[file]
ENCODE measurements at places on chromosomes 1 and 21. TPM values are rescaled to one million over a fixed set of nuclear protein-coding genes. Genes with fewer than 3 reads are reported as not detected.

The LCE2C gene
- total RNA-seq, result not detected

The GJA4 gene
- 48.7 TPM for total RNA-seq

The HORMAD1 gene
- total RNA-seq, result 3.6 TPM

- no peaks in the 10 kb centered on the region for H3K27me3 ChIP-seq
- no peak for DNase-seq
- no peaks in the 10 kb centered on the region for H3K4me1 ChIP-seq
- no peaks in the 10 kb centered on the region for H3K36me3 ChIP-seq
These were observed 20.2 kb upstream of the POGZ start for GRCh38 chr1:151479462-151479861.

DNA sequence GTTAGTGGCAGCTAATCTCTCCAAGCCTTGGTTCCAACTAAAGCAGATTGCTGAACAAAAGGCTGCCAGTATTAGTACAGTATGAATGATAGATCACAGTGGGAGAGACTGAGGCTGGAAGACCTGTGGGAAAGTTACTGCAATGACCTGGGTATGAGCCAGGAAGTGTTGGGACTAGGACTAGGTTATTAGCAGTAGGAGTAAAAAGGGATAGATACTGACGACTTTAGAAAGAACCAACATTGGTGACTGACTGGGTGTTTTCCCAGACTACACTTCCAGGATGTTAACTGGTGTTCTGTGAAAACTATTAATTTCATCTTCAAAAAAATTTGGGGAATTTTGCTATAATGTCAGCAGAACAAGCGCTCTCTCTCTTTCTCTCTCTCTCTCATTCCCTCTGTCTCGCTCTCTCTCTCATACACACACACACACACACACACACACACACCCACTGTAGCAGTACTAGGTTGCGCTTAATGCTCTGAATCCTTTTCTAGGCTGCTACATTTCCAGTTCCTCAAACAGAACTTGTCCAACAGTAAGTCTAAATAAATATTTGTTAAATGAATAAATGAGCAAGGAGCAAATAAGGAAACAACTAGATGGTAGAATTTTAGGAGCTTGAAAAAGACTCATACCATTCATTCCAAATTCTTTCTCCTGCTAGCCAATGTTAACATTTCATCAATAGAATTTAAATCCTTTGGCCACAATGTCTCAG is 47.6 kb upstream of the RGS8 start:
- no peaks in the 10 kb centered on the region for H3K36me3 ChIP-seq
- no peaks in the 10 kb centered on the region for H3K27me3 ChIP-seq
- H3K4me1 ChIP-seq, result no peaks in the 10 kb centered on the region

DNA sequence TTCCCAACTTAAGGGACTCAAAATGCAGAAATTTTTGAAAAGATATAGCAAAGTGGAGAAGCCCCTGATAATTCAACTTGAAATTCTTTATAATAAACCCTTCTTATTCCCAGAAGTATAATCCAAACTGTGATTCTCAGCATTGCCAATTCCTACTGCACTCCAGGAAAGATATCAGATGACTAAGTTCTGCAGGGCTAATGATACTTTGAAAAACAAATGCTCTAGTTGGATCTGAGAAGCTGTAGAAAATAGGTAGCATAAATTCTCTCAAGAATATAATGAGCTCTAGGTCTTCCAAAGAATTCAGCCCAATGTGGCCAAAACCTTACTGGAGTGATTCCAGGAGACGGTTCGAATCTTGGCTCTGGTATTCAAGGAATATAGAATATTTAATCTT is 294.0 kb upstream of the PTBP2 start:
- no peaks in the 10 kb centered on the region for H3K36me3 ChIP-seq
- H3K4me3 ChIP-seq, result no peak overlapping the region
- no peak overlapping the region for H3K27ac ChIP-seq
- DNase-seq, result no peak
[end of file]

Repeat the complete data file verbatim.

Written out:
ENCODE measurements at places on chromosomes 1 and 21. TPM values are rescaled to one million over a fixed set of nuclear protein-coding genes. Genes with fewer than 3 reads are reported as not detected.

The LCE2C gene
- total RNA-seq, result not detected

The GJA4 gene
- 48.7 TPM for total RNA-seq

The HORMAD1 gene
- total RNA-seq, result 3.6 TPM

- no peaks in the 10 kb centered on the region for H3K27me3 ChIP-seq
- no peak for DNase-seq
- no peaks in the 10 kb centered on the region for H3K4me1 ChIP-seq
- no peaks in the 10 kb centered on the region for H3K36me3 ChIP-seq
These were observed 20.2 kb upstream of the POGZ start for GRCh38 chr1:151479462-151479861.

DNA sequence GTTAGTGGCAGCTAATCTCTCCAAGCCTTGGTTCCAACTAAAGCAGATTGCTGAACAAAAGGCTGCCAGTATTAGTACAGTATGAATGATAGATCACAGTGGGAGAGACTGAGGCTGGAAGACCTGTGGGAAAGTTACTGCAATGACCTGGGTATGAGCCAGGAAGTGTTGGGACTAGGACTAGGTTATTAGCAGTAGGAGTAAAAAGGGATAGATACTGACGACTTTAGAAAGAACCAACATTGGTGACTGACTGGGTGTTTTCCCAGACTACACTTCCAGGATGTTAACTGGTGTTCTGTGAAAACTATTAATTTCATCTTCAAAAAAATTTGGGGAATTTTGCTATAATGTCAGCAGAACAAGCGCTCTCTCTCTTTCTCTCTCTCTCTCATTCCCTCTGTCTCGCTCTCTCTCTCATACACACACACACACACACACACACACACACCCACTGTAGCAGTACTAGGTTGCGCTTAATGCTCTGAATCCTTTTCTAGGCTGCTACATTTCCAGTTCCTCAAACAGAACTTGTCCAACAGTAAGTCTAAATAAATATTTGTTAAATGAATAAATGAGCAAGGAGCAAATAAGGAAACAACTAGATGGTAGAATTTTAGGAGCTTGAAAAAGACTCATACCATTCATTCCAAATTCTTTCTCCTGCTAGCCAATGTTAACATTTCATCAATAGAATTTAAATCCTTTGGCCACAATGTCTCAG is 47.6 kb upstream of the RGS8 start:
- no peaks in the 10 kb centered on the region for H3K36me3 ChIP-seq
- no peaks in the 10 kb centered on the region for H3K27me3 ChIP-seq
- H3K4me1 ChIP-seq, result no peaks in the 10 kb centered on the region

DNA sequence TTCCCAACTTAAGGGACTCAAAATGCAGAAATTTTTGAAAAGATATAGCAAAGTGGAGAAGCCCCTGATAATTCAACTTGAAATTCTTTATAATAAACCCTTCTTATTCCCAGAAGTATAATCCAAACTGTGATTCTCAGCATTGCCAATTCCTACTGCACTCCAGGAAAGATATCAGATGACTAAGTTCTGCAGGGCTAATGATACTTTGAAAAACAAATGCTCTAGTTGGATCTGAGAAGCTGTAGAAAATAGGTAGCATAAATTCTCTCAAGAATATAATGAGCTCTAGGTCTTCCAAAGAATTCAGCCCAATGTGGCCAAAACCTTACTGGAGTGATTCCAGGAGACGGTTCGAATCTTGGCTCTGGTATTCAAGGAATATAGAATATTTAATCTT is 294.0 kb upstream of the PTBP2 start:
- no peaks in the 10 kb centered on the region for H3K36me3 ChIP-seq
- H3K4me3 ChIP-seq, result no peak overlapping the region
- no peak overlapping the region for H3K27ac ChIP-seq
- DNase-seq, result no peak